SALEM, N.Y. — The chairman of a leading Northeast cooperative says a proposed “dairy block grant program” could help farmers considerably.
U.S. Sen. Charles Schumer, D-N.Y., has introduced the $5 million pilot as an amendment to the Farm Bill, similar to an existing specialty crops grant program.
The goal is to help small farms in particular obtain needed expertise with things such as nutrition or business management, which they might not be able to afford otherwise.
“On the surface this appears to be a pretty good effort to support the industry in New York,” said Neal Rea, Agri-Mark chairman and owner of Rea Field Farm in Salem, Washington County.
The booming Greek yogurt industry has increased demand for milk in New York, and elected officials at both the state and federal level have introduced measures to encourage more production. The newest yogurt plant is slated to open on June 3 in Batavia.
Recently, at New York Gov. Andrew Cuomo’s urging, the state allowed farms to expand their herds from 200 to 300 cows without being subject to additional concentrated animal feeding operation or CAFO burdens.
Rea said he sees Schumer’s proposal as working in concert with that effort.
“It will contribute,” he said.
New York is the nation’s fourth largest dairy producer, and dairy accounts for half of all New York agricultural receipts with more than $3 billion annually.
Rea said that keeping small farms viable is extremely important in that 80 percent of all farms milk less than 120 cows.
If approved, Schumer’s pilot program would allow states to submit an application to the USDA to receive funding that could be used to provide technical assistance to individual dairy farmers.
The existing specialty crop block grant program is popular with farmers because it gives states the flexibility to spend federal money as they see fit, given that New York’s specialty crop industry is much different than that of other states such as California or even Alaska, Schumer said.
A dairy program would have similar benefits, he said.
“Upstate dairy farmers are huge contributors to the New York state economy, and my amendment to create a dairy block grant program would help make them even more productive and profitable, and would aim to find ways to better exploit the increased demand spurred by the expansion of the Greek yogurt industry,” Schumer said. “A similar block grant program already exists for specialty crops and has paid great dividends. It’s time we focus our attention on keeping the small dairy farms competitive and on the cutting-edge because they create jobs and multiply economic growth.”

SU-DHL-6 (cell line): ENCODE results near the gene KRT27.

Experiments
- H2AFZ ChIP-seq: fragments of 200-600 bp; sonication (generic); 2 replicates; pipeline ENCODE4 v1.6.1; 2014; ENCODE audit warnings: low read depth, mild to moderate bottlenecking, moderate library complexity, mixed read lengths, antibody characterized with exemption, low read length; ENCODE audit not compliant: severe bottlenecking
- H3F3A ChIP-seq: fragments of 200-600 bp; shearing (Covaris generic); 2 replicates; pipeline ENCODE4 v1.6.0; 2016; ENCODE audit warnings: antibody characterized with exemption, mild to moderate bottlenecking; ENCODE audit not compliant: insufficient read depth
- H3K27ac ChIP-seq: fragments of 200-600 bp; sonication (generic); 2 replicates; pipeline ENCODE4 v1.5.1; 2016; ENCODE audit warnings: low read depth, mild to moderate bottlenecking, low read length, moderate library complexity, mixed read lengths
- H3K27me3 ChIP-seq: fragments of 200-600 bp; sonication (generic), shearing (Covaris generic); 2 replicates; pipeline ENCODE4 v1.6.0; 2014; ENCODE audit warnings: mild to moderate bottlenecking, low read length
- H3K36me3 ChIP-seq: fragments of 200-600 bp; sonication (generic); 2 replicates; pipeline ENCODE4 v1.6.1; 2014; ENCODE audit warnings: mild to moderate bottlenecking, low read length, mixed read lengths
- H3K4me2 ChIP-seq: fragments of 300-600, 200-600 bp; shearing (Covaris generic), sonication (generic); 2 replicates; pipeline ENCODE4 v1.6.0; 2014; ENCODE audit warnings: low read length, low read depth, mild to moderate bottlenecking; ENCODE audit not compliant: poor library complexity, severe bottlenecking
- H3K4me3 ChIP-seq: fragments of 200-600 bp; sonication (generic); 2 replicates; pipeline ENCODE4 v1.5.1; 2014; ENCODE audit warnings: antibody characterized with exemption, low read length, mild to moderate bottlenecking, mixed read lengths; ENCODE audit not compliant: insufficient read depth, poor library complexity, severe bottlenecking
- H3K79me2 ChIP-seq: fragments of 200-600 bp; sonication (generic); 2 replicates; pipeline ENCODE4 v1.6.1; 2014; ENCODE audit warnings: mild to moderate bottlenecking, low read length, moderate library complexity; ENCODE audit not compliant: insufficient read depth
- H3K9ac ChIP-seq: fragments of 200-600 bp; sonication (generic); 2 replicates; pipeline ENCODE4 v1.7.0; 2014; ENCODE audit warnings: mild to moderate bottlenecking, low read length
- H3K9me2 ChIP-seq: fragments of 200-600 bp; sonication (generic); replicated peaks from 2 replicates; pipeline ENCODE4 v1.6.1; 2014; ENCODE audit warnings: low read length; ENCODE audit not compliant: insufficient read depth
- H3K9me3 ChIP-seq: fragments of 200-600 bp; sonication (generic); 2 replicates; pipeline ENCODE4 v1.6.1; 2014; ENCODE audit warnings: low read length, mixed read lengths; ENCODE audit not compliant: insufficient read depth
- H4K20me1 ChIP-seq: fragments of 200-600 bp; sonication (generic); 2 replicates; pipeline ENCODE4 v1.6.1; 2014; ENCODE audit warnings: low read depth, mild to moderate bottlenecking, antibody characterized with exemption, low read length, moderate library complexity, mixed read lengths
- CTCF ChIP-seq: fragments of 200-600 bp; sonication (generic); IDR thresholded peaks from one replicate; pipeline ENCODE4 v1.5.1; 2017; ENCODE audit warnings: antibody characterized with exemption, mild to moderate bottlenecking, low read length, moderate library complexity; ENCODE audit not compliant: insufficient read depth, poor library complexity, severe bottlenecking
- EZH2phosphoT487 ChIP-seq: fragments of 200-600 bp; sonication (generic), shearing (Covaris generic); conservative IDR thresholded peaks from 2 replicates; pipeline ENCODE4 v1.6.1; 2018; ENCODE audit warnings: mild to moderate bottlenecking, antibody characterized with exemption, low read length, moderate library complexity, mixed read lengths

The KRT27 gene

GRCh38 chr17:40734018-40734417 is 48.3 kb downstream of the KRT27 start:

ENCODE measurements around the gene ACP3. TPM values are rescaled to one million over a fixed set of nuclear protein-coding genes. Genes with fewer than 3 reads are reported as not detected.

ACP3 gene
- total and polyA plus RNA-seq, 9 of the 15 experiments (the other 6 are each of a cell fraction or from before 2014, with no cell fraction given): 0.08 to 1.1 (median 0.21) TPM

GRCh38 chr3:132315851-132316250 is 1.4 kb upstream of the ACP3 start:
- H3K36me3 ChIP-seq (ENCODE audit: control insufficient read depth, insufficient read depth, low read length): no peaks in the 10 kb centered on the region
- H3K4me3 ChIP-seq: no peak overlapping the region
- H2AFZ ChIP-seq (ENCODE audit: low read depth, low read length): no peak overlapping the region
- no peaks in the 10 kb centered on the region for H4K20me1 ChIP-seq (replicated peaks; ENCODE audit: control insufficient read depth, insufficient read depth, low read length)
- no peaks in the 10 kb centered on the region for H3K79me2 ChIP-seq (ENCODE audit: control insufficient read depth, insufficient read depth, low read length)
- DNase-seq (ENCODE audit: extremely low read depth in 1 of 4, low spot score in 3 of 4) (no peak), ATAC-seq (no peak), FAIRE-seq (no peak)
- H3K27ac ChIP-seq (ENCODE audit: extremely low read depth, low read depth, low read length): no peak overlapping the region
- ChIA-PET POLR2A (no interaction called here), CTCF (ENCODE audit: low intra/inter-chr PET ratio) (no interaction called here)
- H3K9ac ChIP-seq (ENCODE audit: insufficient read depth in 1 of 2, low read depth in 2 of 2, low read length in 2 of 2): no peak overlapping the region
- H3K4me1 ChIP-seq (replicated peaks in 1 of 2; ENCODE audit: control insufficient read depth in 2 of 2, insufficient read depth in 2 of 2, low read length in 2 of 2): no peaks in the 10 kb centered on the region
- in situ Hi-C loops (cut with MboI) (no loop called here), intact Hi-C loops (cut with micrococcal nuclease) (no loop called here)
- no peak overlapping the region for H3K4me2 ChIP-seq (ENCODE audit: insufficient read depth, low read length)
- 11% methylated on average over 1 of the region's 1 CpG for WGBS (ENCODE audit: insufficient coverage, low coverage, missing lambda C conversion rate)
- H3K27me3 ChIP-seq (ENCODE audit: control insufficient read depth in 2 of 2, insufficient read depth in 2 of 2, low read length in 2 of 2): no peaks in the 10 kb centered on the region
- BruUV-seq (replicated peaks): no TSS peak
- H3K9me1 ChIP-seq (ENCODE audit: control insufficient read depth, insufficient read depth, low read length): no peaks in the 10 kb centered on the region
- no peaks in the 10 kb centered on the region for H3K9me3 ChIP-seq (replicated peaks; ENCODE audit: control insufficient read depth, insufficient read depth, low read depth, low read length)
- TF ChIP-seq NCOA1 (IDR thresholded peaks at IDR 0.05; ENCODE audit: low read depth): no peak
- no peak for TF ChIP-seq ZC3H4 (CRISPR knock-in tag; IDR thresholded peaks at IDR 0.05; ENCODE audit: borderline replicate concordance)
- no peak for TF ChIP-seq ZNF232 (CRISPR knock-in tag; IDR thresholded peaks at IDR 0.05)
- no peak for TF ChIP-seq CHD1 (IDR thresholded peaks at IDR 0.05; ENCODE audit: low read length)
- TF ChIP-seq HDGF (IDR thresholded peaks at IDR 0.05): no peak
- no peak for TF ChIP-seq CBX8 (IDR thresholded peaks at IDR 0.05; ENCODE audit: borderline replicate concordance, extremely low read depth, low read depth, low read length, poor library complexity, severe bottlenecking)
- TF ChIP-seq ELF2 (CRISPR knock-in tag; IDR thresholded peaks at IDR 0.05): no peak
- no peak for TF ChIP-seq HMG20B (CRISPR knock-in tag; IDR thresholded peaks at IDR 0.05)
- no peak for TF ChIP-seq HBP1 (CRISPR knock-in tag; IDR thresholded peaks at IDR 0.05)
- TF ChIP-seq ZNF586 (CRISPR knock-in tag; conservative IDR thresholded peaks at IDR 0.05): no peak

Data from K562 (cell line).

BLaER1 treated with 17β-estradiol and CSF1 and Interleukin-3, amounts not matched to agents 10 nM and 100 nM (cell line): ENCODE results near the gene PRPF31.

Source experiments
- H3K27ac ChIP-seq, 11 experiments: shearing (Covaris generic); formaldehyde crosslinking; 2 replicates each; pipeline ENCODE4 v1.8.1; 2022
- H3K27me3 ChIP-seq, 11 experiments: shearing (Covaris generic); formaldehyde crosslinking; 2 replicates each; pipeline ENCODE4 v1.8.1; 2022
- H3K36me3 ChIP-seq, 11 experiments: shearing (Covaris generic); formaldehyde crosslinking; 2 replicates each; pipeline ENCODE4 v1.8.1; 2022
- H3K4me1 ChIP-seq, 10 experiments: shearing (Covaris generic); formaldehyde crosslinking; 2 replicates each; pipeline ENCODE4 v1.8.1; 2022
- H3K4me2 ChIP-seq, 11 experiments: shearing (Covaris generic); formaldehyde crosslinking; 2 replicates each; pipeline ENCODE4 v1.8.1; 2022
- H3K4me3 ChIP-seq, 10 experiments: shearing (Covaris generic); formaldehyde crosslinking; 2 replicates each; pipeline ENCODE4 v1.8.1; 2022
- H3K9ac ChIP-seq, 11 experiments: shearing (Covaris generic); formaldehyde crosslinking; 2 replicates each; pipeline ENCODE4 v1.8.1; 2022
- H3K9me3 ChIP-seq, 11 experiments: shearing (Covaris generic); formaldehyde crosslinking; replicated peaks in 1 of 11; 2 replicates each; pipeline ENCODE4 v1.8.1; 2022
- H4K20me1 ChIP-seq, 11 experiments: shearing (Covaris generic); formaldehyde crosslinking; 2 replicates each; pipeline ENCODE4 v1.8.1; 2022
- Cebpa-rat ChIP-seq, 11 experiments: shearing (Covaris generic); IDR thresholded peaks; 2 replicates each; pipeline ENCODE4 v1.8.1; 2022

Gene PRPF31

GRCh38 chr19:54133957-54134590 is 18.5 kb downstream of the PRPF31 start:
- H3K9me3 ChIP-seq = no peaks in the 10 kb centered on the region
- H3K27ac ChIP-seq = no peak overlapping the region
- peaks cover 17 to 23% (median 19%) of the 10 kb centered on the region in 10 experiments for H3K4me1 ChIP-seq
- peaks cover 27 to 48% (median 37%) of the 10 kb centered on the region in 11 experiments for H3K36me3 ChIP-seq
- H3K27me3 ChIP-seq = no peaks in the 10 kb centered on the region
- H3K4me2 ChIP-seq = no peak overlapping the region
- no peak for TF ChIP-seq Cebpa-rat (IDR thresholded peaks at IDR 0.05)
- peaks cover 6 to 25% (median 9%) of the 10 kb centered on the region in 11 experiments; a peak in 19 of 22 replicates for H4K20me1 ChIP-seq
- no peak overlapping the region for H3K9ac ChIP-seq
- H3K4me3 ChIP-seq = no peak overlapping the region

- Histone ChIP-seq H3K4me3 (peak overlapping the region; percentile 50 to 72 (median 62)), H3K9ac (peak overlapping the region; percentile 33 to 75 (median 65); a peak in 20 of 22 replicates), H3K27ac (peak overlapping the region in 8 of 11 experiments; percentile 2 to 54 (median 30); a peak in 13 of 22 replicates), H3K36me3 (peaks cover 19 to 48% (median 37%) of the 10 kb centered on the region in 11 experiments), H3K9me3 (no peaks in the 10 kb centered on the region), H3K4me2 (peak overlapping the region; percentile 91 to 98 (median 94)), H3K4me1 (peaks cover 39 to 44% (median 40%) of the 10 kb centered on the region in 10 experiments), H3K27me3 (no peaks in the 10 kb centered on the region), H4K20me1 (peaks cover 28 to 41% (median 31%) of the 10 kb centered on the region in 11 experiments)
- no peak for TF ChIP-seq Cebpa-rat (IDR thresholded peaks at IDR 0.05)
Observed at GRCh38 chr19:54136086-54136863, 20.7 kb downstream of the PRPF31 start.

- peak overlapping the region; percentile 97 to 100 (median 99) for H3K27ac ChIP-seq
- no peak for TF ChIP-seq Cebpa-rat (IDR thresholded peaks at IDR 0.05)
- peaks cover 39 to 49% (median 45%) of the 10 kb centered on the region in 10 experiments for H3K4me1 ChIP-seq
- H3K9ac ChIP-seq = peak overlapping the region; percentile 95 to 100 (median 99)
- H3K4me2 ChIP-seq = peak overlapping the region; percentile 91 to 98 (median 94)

He cited several examples of the type of help that block grants could provide. Such funding could allow farmers to hire animal nutritionists to customize cow feeding programs or specialists on housing and breeding, which would help boost milk production. Grants could also be used to bring in consultants on nutrient management or to help farmers write and execute business plans.
The initiative is similar in nature to Cornell University’s Pro-Dairy program, which aims to bring technical expertise to dairy farmers by increasing competitiveness. Schumer said his pilot could leverage programs like Pro-Dairy with federal funding to reach a greater number of farms across the state.
Pro-Dairy has shown that such efforts have a ripple effect by benefiting local economies. Cornell’s research indicates that one new dairy job results in an additional 1.24 jobs to local communities, and every dollar of output on a dairy generates an additional 83 cents in the economy, Schumer said.
New York Farm Bureau applauds Schumer’s proposal.
“The dairy block grants would serve an important need in New York as the state’s dairy farmers are looking for targeted ways to increase both profitability and environmental stewardship,” Dean Norton, president of New York Farm Bureau, said. “Helping the effective state programs that are already in place expand their outreach would provide greater access to this valuable expertise.”